Bogleech.com's 2019 Horror Write-off:
Submitted by Shakara
Basia watched through the crowd. Theofanis was giving the Last Rites. Ignacy scowled at the minister, pulling derisive looks to those gathered who’d come to watch the execution. Basia did not want to be here, but it was tradition that every person of proper age come and watch what happened to sinners.
She did not know Ignacy, but had heard he’d once been an honest lad, even winner of the Half-Moon Dances. Seeing the tall boy tied to the post, eyes wild and face with wounds and bared teeth, made her feel rather ill.
“Ignacy Majewski, thou art charged with the crime of theft and the ignoble murder of Lady Izolda Gorecki. Thou did steal 500 groszy from her home, and when she was alerted of thine presence, thou proceeded to attack and then defile her.” He closed his book, the ‘thud’ of the leather binding echoing through the sombre plaza.
Basia didn’t understand half the words, but she knew it was serious. She coughed as quietly as she could into her handkerchief.
“Before the execution begins, is there anything thou wouldst say? Last words, mayhaps?”
Ignacy sneered at Theofanis, spitting upon his chasuble.
“I have words aplenty, you skurwysyn!” He unloaded a litany of vulgarities.
Basia felt her elder sister’s hands over her ears. Zula didn’t want her to hear. Zula looked as if she’d been crying. She was sure that she’d once been friends with Ignacy.
After a while, her ears were uncovered. Theofanis had spoken again.
“—e forgiven for thine sins, and repent to see the fault of the path thou had taken. God have mercy ‘pon thine soul, Ignacy Majewski.” He walked away from the struggling young man bound to the post, over to where a bell hung.
It had been in the plaza for as long as anybody could remember. It was an old silver bell, tarnished with patches of dark yellow. It was said it was as old as the mountains themselves. Perhaps even older. Theofanis spoke something Basia couldn’t understand, and the crowd repeated. Zula gave a hitching sigh, but settled herself.
He rang the bell, and the crowd went deathly silent. Basia held her breath, and felt Zula hold her hand.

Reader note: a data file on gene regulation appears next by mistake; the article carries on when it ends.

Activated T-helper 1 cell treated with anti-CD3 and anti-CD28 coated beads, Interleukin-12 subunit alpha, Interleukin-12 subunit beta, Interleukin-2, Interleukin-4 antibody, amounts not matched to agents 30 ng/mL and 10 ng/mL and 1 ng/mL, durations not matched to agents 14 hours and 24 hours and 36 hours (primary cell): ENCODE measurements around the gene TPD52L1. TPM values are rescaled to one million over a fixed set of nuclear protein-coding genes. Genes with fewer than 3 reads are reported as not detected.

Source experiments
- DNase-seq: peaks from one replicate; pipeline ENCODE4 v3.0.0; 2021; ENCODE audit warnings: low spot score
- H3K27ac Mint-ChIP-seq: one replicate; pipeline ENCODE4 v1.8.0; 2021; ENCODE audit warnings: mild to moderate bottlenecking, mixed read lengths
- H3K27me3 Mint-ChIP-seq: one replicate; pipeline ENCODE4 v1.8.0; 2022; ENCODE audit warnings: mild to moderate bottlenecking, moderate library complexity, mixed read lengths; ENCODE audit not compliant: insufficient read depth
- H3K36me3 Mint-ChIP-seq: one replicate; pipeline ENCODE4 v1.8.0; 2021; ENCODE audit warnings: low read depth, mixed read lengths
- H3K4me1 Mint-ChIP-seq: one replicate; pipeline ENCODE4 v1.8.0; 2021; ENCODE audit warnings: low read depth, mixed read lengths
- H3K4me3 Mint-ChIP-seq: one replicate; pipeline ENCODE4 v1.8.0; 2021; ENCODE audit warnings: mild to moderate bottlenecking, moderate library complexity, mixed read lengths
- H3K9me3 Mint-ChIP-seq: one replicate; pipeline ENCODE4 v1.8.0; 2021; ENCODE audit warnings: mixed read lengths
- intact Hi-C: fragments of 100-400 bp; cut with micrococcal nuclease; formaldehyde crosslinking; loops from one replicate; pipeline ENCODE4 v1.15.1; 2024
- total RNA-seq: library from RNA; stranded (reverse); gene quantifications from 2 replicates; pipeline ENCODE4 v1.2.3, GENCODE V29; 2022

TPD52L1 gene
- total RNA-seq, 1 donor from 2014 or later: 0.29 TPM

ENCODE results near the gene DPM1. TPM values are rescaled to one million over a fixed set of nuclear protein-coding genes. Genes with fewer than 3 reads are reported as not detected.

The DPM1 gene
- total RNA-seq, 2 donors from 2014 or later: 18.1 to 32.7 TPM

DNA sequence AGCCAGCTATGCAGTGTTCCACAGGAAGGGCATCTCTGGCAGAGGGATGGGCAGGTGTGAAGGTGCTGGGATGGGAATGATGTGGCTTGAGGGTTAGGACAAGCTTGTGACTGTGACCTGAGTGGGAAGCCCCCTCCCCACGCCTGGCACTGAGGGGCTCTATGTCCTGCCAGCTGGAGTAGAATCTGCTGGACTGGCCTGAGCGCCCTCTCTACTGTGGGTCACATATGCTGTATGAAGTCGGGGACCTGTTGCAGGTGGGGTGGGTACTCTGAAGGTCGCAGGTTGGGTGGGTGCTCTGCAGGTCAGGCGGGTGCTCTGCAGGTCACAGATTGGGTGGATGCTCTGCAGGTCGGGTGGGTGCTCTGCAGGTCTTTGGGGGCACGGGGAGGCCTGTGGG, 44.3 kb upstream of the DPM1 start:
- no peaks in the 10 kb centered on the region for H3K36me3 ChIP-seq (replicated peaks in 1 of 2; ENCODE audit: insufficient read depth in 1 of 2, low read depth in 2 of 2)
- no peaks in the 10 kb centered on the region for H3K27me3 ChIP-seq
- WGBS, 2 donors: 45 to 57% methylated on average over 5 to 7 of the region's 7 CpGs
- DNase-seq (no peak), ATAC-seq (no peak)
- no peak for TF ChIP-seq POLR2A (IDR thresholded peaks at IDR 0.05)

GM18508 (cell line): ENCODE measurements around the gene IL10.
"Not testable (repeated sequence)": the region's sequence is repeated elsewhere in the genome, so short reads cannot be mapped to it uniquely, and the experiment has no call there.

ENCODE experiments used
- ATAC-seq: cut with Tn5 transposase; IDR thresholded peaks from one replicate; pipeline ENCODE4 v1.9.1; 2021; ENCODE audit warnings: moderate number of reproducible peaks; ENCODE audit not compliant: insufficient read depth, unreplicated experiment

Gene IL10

“If you get scared, you can leave with me.” She whispered softly to the small girl.
Ignacy looked around, that mocking smirk still on his lips, as if it were all a joke. The sound of the bell faded out, and silence reigned. The boy laughed harshly.
“Well? Am I to expect something?”
Theofanis looked to the ground and pointed upward, muttering something in that other language. Latin? Basia was always bad at Latin. The crowd stiffened, but remained quiet as something descended. Suddenly, almost imperceptibly, something came down from the sky. As if lowered by an invisible pulley, it came closer until the girl could see what it was. A person. But who? What was this? Zula held her hand tighter. Would it get scary? Dread fizzed in her stomach.
Ignacy was still smirking.
“I reckon you plan to kill me with sheer boredom.” He half-laughed.
The laugh died in his throat as the figure came down fully, hovering above the ground. Basia could see fully now. A man in a threadbare cloak, held by a mossy rope around the neck.
Hanged. She started to shake, gripping Zula’s hand for dear life.
Ignacy had started to sweat, his veil of bravado now gone.
“W-What’s happening? Who is this? Oh, God, who is this?”
Basia’s involuntary whimper was drowned by the boy’s panic. She realised- it was no cloak, but a shroud, exposed to the elements so it barely covered the mummified man. It was a corpse! Zula stood closer to her sister, pallid.
Theofanis didn’t even change his expression, but simply watched as the corpse began to move. With grinding joints, the dead man gripped Ignacy under the arms and began to pull. Slowly, he was raised up off the post, the ropes still tight around his arms. He thrashed, kicked, screamed and struggled like a man possessed, but nothing he did worked. Greyed arms wrapped around him tighter as he rose into the air. The face of the corpse didn’t move, but it couldn’t as most of the skin had fallen away, exposing a ghoulish grin.
The crowd did not move until the last miniscule speck of the now-sobbing Ignacy and the cadaverous executioner had vanished into the white blanket of the clouds.
“Thus perish all sinners.” Theofanis spoke at last. The crowd began to disperse, and Theofanis left to speak to another minister about something.
Basia didn’t realise it, but she had been weeping. Carefully, she extracted her teeth from her lower lip and prised her fingers from Zula’s hand.
“Are you alright?” Zula asked. She had also been crying. The others in the crowd looked positively sick.
Ignacy was gone. Despite seeing no clear evidence of it, Basia knew that he was surely dead.
Time passed. Life resumed its normal rhythm. Basia tried her hardest to avoid the plaza in the town, and worked to her upmost to keep away from sin. Not even stepping on a singular blade of grass.
Basia knew not what happened to Ignacy up in the sky, but she dearly didn’t want to find out for herself.